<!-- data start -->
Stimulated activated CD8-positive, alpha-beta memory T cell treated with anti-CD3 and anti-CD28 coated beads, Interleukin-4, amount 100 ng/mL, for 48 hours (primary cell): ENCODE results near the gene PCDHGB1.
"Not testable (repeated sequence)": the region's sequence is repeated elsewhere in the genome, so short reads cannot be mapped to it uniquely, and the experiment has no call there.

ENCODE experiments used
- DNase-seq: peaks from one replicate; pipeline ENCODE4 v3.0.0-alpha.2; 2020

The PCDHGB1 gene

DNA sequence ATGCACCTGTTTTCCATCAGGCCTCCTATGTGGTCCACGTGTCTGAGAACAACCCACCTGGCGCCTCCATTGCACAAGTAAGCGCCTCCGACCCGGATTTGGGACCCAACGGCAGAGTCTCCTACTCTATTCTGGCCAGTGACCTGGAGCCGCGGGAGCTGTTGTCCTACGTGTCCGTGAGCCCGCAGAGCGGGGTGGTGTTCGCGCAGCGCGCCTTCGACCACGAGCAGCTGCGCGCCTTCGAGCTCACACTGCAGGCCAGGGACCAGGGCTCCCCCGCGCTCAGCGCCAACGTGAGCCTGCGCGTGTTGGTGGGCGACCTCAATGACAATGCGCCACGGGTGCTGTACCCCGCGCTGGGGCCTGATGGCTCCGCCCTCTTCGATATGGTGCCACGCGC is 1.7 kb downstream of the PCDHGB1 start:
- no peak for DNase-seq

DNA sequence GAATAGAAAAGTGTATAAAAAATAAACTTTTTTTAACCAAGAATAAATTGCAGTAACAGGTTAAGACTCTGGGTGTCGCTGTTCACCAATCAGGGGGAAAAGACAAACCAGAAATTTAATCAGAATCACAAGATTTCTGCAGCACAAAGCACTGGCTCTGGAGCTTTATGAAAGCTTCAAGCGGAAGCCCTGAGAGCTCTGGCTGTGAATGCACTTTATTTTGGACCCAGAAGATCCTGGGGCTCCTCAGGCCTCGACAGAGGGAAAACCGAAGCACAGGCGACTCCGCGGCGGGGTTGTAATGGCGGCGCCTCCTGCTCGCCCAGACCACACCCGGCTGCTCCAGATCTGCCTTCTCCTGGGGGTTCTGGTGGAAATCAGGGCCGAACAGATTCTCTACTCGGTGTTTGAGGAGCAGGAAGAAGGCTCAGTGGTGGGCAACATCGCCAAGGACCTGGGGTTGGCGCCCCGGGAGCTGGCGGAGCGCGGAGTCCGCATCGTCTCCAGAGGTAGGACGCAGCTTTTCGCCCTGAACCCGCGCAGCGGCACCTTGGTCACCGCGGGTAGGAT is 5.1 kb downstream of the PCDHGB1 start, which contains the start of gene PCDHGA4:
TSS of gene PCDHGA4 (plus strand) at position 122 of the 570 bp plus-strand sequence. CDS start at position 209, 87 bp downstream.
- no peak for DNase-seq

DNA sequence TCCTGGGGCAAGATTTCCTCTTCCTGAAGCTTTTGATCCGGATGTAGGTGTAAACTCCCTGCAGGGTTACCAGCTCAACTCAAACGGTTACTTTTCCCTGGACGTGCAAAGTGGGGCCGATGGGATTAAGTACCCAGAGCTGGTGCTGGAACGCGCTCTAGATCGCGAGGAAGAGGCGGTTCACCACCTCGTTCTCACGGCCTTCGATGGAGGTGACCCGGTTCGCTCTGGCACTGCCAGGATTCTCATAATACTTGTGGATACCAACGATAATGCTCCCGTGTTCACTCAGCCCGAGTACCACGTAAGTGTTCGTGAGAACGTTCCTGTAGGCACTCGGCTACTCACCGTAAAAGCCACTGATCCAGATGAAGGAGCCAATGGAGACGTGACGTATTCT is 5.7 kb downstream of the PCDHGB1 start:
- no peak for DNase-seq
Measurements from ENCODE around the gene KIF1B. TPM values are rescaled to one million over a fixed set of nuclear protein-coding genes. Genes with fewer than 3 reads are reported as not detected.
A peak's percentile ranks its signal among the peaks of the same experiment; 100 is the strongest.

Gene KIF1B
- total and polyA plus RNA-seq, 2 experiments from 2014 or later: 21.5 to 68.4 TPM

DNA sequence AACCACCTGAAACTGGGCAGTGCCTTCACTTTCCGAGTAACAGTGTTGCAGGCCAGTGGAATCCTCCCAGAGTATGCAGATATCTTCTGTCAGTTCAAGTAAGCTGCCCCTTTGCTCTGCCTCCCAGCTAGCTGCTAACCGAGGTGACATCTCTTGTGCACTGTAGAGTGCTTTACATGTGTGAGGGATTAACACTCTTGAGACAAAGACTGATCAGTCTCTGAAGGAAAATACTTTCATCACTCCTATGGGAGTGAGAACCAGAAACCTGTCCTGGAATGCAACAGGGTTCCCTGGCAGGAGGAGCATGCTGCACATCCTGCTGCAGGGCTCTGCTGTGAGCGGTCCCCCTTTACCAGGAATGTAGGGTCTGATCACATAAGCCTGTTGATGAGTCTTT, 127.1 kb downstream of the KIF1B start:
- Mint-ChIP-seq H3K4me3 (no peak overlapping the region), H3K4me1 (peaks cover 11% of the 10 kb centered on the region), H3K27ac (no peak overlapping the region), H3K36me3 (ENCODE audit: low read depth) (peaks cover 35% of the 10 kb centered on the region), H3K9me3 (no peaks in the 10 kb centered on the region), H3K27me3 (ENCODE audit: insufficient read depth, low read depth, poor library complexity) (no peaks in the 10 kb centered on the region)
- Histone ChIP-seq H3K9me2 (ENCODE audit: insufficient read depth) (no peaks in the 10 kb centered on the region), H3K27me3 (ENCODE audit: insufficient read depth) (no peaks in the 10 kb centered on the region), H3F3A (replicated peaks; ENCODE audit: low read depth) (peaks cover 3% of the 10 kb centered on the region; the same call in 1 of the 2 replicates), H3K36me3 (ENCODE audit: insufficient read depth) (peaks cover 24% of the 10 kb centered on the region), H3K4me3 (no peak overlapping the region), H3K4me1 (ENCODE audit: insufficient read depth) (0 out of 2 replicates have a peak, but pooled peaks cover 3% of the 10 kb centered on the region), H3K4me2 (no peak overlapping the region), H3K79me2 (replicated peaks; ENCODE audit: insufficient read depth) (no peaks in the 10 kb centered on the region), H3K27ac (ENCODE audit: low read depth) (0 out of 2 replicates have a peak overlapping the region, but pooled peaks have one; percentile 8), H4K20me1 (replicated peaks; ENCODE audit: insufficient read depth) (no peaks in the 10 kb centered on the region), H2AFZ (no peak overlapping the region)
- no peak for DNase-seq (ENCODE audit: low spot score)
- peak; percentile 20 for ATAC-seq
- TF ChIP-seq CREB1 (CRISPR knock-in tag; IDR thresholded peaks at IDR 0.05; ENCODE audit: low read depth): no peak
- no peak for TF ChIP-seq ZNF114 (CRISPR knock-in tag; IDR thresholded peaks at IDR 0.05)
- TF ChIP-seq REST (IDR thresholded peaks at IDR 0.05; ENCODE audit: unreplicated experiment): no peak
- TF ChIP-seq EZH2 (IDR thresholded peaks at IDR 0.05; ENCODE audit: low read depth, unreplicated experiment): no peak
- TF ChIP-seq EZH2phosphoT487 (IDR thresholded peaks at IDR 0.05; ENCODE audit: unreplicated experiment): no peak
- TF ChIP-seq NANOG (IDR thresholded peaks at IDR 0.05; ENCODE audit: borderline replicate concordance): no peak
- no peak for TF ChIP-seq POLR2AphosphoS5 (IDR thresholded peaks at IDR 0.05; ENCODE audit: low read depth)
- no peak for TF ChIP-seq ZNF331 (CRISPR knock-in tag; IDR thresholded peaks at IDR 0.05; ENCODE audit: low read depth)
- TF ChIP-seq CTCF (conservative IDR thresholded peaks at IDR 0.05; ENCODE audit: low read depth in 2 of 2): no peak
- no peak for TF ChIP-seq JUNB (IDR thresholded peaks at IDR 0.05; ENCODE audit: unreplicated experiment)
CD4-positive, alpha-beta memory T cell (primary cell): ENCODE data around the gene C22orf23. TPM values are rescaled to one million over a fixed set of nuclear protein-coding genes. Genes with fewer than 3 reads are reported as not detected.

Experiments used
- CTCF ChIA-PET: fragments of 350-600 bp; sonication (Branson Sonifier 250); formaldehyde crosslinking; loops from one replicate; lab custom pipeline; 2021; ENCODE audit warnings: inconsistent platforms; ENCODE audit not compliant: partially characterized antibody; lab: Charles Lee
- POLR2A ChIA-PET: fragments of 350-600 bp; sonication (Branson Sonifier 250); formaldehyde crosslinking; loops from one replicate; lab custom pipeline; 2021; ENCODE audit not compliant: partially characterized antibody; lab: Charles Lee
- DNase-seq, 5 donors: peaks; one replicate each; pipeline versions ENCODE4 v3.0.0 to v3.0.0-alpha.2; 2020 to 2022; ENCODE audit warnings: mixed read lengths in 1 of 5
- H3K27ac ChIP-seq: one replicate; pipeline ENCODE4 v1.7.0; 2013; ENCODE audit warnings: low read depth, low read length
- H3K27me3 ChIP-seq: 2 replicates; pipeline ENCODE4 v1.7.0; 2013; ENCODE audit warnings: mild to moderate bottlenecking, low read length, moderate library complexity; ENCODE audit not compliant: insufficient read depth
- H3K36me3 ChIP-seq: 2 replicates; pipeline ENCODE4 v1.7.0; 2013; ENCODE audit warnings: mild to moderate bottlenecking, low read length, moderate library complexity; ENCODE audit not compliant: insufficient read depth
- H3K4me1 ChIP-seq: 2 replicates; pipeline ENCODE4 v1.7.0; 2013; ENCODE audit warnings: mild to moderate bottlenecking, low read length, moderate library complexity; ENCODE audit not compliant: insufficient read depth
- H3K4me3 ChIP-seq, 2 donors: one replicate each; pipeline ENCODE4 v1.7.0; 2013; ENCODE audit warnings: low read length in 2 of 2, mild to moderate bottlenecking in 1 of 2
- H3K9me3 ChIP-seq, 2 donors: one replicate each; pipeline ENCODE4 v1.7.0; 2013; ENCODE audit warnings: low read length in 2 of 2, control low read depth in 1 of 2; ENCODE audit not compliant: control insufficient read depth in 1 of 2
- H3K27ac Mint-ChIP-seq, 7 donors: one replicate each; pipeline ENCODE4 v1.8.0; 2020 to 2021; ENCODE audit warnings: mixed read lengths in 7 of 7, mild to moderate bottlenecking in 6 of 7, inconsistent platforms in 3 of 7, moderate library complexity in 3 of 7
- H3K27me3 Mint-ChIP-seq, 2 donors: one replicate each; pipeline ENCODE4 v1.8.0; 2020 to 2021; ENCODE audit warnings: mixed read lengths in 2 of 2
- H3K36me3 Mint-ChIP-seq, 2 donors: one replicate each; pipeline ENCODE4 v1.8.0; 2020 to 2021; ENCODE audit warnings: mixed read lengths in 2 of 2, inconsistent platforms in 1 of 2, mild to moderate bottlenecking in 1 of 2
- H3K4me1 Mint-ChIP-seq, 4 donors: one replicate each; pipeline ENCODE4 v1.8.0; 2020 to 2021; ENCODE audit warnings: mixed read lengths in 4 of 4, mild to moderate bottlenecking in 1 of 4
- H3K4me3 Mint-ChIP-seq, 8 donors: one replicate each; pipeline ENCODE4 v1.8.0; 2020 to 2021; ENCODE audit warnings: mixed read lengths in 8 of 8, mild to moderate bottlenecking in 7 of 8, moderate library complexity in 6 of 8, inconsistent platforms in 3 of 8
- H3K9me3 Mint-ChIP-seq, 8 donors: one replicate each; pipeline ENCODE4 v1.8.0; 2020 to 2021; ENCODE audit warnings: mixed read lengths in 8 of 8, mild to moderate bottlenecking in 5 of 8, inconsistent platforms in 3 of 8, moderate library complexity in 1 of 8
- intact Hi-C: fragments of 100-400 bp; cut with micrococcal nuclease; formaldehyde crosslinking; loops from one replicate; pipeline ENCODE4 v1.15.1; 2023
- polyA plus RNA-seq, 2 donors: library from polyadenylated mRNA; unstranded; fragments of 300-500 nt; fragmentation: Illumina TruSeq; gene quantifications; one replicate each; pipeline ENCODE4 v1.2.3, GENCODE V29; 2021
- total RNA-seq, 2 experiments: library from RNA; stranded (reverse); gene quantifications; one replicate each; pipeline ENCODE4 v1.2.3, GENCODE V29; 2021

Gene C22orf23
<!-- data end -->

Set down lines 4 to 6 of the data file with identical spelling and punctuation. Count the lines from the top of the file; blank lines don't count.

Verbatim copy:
- DNase-seq: peaks from one replicate; pipeline ENCODE4 v3.0.0-alpha.2; 2020

The PCDHGB1 gene

DNA sequence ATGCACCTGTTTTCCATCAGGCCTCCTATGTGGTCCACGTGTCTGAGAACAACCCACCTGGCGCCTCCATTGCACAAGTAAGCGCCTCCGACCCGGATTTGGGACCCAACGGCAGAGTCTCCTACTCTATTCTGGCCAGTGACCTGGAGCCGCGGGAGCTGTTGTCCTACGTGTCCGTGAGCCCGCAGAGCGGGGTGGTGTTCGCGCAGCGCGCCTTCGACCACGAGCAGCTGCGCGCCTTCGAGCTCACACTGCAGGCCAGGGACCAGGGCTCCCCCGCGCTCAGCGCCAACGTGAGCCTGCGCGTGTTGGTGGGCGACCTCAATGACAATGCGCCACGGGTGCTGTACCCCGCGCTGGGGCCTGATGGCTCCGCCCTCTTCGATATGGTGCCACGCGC is 1.7 kb downstream of the PCDHGB1 start: